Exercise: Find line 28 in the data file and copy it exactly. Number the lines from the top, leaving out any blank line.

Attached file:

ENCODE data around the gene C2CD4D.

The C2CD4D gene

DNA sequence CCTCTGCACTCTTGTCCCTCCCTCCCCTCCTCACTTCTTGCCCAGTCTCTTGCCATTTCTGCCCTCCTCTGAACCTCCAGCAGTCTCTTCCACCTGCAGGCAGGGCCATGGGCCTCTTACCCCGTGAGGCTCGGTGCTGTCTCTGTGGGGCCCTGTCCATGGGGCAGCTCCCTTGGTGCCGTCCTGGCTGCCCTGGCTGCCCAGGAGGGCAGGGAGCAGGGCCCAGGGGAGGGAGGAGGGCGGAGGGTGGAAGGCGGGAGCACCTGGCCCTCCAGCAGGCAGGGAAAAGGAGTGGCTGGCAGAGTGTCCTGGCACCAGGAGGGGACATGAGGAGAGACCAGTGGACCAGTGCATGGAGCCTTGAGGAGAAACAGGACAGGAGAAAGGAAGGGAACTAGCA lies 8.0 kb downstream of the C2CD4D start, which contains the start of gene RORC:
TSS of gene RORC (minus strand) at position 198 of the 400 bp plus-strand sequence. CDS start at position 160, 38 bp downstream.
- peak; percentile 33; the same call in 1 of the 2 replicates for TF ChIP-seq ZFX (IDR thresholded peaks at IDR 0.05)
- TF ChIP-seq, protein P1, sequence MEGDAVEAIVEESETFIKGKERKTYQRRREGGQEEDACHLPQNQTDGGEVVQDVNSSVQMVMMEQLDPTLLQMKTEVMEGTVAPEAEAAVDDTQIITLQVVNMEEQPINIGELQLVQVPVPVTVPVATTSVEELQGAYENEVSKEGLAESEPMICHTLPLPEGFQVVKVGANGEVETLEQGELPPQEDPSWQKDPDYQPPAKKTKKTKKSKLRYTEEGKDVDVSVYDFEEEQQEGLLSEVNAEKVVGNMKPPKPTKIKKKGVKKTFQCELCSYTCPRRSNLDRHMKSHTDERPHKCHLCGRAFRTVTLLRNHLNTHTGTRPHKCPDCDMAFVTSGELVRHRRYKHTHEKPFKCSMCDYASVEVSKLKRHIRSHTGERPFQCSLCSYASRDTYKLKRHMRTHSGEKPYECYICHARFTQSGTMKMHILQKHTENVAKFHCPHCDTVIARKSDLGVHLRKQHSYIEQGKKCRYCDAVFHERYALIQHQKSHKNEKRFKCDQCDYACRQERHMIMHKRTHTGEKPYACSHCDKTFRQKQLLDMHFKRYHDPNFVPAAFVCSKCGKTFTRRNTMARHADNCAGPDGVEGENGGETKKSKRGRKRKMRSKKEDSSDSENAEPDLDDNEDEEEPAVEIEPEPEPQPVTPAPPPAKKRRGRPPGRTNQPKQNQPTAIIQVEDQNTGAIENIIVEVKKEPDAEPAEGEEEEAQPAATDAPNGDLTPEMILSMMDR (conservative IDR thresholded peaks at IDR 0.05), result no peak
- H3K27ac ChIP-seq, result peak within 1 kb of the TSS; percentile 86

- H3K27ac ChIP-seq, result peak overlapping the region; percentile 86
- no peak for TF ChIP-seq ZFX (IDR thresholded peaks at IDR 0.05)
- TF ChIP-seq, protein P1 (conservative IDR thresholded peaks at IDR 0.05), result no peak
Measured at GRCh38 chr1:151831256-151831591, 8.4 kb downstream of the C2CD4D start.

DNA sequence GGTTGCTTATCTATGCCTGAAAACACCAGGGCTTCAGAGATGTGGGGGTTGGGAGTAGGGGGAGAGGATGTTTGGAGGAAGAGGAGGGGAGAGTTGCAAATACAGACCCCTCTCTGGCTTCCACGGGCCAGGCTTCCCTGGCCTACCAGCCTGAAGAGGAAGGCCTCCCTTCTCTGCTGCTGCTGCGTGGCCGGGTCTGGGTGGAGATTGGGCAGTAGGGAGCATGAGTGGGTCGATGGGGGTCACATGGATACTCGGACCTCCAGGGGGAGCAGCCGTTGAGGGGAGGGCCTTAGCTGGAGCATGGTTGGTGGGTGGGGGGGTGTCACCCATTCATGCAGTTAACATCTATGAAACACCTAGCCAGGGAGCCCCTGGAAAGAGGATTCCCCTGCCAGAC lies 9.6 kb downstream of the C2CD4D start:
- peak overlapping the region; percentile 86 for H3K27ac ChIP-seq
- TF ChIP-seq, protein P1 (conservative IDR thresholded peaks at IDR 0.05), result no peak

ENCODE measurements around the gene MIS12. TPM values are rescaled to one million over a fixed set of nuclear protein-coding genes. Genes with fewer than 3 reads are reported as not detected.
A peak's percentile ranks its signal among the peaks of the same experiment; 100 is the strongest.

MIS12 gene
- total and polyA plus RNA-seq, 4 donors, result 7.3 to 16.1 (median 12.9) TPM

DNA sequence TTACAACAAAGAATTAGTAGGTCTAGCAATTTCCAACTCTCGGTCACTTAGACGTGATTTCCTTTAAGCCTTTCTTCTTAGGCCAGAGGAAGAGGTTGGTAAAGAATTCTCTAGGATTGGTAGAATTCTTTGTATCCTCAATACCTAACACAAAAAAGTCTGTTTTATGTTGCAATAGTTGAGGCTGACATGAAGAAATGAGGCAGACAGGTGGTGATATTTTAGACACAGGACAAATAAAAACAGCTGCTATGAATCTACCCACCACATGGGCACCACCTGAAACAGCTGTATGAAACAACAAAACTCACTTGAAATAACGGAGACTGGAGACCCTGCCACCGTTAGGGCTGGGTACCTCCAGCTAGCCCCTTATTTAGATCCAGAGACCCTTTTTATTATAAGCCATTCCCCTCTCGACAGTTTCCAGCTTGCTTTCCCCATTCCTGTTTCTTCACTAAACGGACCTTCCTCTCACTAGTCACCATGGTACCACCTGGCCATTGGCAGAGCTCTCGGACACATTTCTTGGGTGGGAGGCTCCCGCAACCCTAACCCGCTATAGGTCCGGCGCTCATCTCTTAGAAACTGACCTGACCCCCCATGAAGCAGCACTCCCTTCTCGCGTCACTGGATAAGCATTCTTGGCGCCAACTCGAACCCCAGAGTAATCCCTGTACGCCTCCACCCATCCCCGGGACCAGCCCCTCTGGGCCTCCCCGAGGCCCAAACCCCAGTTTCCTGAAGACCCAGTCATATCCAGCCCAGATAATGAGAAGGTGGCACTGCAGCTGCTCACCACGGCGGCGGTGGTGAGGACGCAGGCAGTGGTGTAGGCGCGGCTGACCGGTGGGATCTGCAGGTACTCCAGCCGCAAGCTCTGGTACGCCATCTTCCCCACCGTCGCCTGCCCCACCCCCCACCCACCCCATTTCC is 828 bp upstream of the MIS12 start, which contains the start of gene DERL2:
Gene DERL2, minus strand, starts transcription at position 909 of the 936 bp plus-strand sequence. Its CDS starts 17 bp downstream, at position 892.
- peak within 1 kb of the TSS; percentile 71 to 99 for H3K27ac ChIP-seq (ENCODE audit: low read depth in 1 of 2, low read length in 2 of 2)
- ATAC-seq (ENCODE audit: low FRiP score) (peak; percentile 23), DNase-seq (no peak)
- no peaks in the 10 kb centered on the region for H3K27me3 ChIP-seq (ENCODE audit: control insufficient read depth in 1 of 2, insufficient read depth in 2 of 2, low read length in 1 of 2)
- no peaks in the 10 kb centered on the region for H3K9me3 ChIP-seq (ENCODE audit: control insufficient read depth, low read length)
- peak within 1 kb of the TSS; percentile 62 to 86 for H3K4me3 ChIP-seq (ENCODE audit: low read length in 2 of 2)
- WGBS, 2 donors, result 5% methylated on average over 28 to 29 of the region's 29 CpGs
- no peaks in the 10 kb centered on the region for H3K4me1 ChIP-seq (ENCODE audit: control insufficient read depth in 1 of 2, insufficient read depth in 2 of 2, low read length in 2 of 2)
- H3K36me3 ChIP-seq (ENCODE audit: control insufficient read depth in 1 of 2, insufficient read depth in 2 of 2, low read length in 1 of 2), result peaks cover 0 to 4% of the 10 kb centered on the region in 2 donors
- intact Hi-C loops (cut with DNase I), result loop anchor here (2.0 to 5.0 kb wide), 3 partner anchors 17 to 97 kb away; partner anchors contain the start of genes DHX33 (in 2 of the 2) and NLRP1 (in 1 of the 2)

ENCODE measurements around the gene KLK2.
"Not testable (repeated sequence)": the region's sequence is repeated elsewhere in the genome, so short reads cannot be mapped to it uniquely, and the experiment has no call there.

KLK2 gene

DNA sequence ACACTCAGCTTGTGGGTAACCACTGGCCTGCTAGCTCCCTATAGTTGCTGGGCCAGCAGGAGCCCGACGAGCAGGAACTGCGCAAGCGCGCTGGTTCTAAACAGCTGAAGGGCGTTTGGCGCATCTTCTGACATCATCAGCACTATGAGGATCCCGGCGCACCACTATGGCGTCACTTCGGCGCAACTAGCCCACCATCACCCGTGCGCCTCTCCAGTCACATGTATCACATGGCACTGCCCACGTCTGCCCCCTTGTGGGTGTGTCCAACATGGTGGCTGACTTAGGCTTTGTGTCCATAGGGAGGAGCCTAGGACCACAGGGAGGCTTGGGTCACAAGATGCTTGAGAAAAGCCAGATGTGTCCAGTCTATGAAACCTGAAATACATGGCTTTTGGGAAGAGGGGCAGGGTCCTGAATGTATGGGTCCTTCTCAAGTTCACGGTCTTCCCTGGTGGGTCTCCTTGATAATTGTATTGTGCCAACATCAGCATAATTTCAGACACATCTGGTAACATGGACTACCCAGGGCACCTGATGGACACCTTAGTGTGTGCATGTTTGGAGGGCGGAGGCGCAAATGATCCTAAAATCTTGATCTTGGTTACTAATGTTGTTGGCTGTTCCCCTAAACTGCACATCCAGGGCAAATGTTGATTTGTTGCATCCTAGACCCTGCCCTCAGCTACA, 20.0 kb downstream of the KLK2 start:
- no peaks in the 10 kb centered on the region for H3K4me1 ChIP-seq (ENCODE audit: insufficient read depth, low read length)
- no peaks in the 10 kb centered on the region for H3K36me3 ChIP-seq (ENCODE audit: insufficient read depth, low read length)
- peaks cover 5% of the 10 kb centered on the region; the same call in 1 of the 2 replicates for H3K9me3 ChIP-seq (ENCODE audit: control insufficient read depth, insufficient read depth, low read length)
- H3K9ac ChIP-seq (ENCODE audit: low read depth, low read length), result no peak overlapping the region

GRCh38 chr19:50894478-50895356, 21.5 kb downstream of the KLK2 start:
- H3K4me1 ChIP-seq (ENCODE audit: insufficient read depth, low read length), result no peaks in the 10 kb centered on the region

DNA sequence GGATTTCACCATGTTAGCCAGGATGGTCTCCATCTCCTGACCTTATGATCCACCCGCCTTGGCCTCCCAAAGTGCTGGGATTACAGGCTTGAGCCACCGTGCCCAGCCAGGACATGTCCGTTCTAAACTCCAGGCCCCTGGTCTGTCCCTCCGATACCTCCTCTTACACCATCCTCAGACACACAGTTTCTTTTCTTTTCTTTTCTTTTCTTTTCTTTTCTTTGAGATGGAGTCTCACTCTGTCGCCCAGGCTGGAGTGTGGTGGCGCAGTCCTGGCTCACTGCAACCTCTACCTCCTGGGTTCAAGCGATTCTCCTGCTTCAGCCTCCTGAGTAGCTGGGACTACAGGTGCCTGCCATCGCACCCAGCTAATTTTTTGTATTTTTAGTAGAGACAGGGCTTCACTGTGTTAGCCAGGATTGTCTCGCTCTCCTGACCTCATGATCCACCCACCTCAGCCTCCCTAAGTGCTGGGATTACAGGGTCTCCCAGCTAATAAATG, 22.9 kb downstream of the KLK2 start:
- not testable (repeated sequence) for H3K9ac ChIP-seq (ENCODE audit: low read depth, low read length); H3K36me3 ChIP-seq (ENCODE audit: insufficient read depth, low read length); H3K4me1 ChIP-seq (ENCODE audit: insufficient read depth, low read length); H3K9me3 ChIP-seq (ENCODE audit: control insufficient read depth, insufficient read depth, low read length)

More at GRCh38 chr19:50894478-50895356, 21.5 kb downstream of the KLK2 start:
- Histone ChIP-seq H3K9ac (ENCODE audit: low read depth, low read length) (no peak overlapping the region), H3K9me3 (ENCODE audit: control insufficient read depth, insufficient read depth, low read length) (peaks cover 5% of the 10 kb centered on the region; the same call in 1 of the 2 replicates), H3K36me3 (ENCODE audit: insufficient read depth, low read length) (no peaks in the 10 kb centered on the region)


- H3K36me3 ChIP-seq (ENCODE audit: control insufficient read depth in 1 of 2, insufficient read depth in 2 of 2, low read length in 1 of 2), result peaks cover 0 to 4% of the 10 kb centered on the region in 2 donors